In a final attempt to amend section (e) with language that would convey the importance of attendance at a duly petitioned assembly meeting, but would not compromise assembly members’ decisions regarding other obligations such as research and teaching, Senator Lise Nelson, geography, moved to add the sentence: “The notification shall remind recipients that they are Members of the Assembly and that attendance at the Assembly Meeting may take priority over routine obligations.” This language seemed agreeable to most senators. The question was called; the motion to amend section (e) by adding the sentence, “The notification shall remind recipients that they are Members of the Assembly and that attendance at the Assembly Meeting may take priority over routine obligations” passed by voice vote. The sentence is added to section (e) of US03/04-10 to read as follows:
(e) The Secretary of the Faculty shall send timely notification of the meeting to all members of the University Assembly. The notification shall remind recipients that they are Members of the Assembly and that attendance at the Assembly Meeting may take priority over routine obligations.
The main motion, as amended, was again on the floor for discussion. Asking if there was further debate on the main motion and hearing none, motion US03/04-10, as amended, to enable the assembly to convene with full legislative authority was passed by voice vote.
After the vote, Senator Epps spoke about some misinformation in support of the motion just passed that had circulated by email prior to the meeting. Speaking as the person who chaired the January 2003 assembly meeting called by petition regarding the Iraq war issue, Senator Epps asked to go on record saying the failure to meet a quorum at that meeting was not due to failure on the part of the administration to encourage attendance, or on their own personal feeling about the war in Iraq; rather, many assembly members had strong feelings about the topic of the meeting (proposed resolution against the war in Iraq) and exercised their right not to attend the meeting.
Election of Interinstitutional Faculty Senate representative and an alternate. Senator Jeanne Wagenknecht, finance, was nominated and elected to serve a 3-year term as the UO’s representative on the IFS, beginning in January 2005. She replaces Jim Earl whose term expires December 2004. Hearing no nominations for the alternate representative position (a 1-year term), President Marcus asked senators to give the position their consideration for nomination and election at the December senate meeting.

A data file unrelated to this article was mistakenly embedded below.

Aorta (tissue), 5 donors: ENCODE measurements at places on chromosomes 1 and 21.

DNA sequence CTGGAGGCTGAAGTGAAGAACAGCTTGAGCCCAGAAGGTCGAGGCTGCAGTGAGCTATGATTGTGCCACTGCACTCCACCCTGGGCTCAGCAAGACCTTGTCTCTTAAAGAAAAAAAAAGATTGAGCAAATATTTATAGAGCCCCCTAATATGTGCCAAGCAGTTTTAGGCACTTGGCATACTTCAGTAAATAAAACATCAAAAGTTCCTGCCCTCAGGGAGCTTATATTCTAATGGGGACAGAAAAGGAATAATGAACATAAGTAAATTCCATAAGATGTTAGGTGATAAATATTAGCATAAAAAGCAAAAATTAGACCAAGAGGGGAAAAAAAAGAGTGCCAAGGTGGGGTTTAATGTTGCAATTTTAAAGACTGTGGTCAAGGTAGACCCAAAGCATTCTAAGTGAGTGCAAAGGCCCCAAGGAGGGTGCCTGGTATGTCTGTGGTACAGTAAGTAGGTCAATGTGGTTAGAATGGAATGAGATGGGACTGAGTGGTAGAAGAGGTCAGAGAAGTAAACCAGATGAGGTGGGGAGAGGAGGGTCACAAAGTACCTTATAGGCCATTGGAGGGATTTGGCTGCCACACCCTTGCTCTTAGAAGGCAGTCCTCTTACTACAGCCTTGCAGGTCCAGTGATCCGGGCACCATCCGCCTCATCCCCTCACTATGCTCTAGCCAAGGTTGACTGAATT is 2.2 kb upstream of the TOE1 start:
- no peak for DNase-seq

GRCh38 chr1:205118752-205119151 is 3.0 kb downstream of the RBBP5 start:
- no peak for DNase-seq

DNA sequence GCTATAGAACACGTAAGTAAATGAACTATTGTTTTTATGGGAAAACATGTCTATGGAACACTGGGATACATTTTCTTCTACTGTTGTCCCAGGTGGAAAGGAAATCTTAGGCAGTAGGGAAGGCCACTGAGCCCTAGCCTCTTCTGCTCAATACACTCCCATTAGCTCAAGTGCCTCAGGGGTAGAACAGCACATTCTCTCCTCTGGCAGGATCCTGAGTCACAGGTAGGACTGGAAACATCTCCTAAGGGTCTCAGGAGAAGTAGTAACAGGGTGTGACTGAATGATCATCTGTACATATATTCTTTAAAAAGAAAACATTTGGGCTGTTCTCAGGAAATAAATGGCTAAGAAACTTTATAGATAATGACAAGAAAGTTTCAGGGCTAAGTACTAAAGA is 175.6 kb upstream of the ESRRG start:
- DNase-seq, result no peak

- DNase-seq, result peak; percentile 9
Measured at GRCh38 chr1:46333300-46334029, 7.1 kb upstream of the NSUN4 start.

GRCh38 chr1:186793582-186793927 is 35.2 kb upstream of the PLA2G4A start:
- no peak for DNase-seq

Motion US04/05-1 regarding the handling of incomplete grades. Mr. Ron Severson, chair of the Undergraduate Council, introduced Motion US04/05-1 regarding new policy on incomplete grade completion deadlines for undergraduate students as follows:
The University Council proposes the following change in University policy governing the mark of Incomplete for undergraduates.
1. Marks of “I” (Incomplete) awarded to undergraduate students Winter term 2005 and beyond must be removed within one calendar year of the end of the term in which the course was taken. Failure to complete the course by the deadline will result in the mark of “I” automatically changing to a grade of “F” (Failure) or “N” (No Pass).
2. Marks of “I” for undergraduate students who are graduating must be removed no later than 30 days after the degree is awarded. Failure to complete the course by the 30-day deadline will result in the mark of “I” automatically changing to a grade of “F” or “N.”
3. In cases where a student’s inability to complete the work by the deadline is due to extraordinary circumstances* the student may choose to:
· Petition the Scholastic Review Committee to be allowed to withdraw from the class (change the ‘I’ or ‘F’ to a ‘W’ [Withdrew]).
· Contact the Office of Academic Advising or the Office of the Registrar who will review extraordinary circumstances and take appropriate action as defined by the Academic Requirements Committee.
*Examples: catastrophic injury or illness or severe cognitive or psychological limitations preventing completion of work
Mr. Severson provided background information about the proposed policy change saying that under the current policy students have four terms to makeup an incomplete grade, or if absent from campus, they have three years to makeup an incomplete. Further, if students fail to remove an incomplete from their transcripts the “I” stays on the transcripts indefinitely.